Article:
Problem Statement The study determines therelationship between economicgrowth and income inequality. Specifically, the relationship betweeneconomic growth and income inequality has been explored by economists andpolicymakers. The distinguishing feature of this study from other studies isthe analysis of the studies by many authors to highlight the problem related toeconomic growth and income inequality in the societies in terms of global frompast to today.Research Questions Our research questions include some important definitions of income,income distribution and income inequality, basic concepts of incomedistribution, factors that determining income inequalities, theoreticalframework of economic growth. Also according to “The Organisation for Economic Co-operationand Development”,  questions of “What isa long-term rise of income inequality?” “How is inequality linked to growth?” “Whydoes inequality reduce growth?” “How can policy respond?”, we try to answerthese questions in the basis of other studies conducted by researchers aboutincome inequality and economic growth.    LITERATUREREVIEWIntroductionIncomeIncome as a proxy for economic welfare. If one adopts an individualistic,welfarist approach to social economics then it is reasonable to be concernedwith individual well-being or utility.Income as command over resources.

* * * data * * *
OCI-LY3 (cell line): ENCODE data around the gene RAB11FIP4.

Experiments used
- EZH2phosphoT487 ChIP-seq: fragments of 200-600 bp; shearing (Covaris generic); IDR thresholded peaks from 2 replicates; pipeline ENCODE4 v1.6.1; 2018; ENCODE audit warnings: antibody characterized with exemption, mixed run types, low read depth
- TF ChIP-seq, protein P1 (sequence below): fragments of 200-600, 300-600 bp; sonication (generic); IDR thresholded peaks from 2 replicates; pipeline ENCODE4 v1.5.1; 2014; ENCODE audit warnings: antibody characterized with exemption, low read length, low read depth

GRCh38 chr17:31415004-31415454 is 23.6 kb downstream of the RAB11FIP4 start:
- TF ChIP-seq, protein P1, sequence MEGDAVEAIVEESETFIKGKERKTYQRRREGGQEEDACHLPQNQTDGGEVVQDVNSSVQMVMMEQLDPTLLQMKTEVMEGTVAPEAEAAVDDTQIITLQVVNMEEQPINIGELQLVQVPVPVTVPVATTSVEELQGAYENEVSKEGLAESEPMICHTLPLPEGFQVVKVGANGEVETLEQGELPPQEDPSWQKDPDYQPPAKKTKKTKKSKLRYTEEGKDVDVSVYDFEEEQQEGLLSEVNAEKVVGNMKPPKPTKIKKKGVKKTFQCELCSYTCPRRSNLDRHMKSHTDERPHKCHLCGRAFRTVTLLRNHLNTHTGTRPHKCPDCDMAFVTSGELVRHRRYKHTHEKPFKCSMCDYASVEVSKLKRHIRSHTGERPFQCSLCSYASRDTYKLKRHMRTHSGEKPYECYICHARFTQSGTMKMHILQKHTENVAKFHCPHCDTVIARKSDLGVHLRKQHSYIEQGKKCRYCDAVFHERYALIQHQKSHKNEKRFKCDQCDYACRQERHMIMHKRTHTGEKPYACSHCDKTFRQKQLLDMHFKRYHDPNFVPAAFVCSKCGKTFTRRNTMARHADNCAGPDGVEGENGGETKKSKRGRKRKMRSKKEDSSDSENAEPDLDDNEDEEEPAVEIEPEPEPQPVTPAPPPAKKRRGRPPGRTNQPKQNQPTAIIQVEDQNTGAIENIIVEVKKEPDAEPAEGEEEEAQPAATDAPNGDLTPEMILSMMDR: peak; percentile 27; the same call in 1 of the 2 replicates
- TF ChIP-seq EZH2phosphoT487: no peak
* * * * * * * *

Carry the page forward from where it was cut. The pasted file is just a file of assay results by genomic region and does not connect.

If a person is losing power, perhapsdisposable income may be an adequate concept. But if economic inequalityrelated to status then evaluation of well-being could be more effective.Income DistributionIncome distribution can be defined as the distribution of nationalproduct or income, which is produced within a certain period of time, amongindividuals, groups or production items (Aktan & Vural, 2002). The maintypes of income distribution are:a. Functional Distribution ofIncome Functional distribution; is a concept that is used to analyze thedistribution of income, especially among laborers and other generation factorowners. Each of the factor owners involved in the production process, from thegoods and services produced; they receive a share in the name of wages, rent,interest and profit. Payments made against these shares constitute the revenuesof the owners of the production factor.

       b. Personal Income DistributionPersonal income distribution is the concept of income distribution whichshows the distribution of national income among the individuals or householdsconstituting the society.In the distribution of personal income, it is not a matter of wages,profits, rents or interest that the share of the individual or the houses inthe national income. What is important in personal income distribution is nothow the individual gets income, how much income he earns.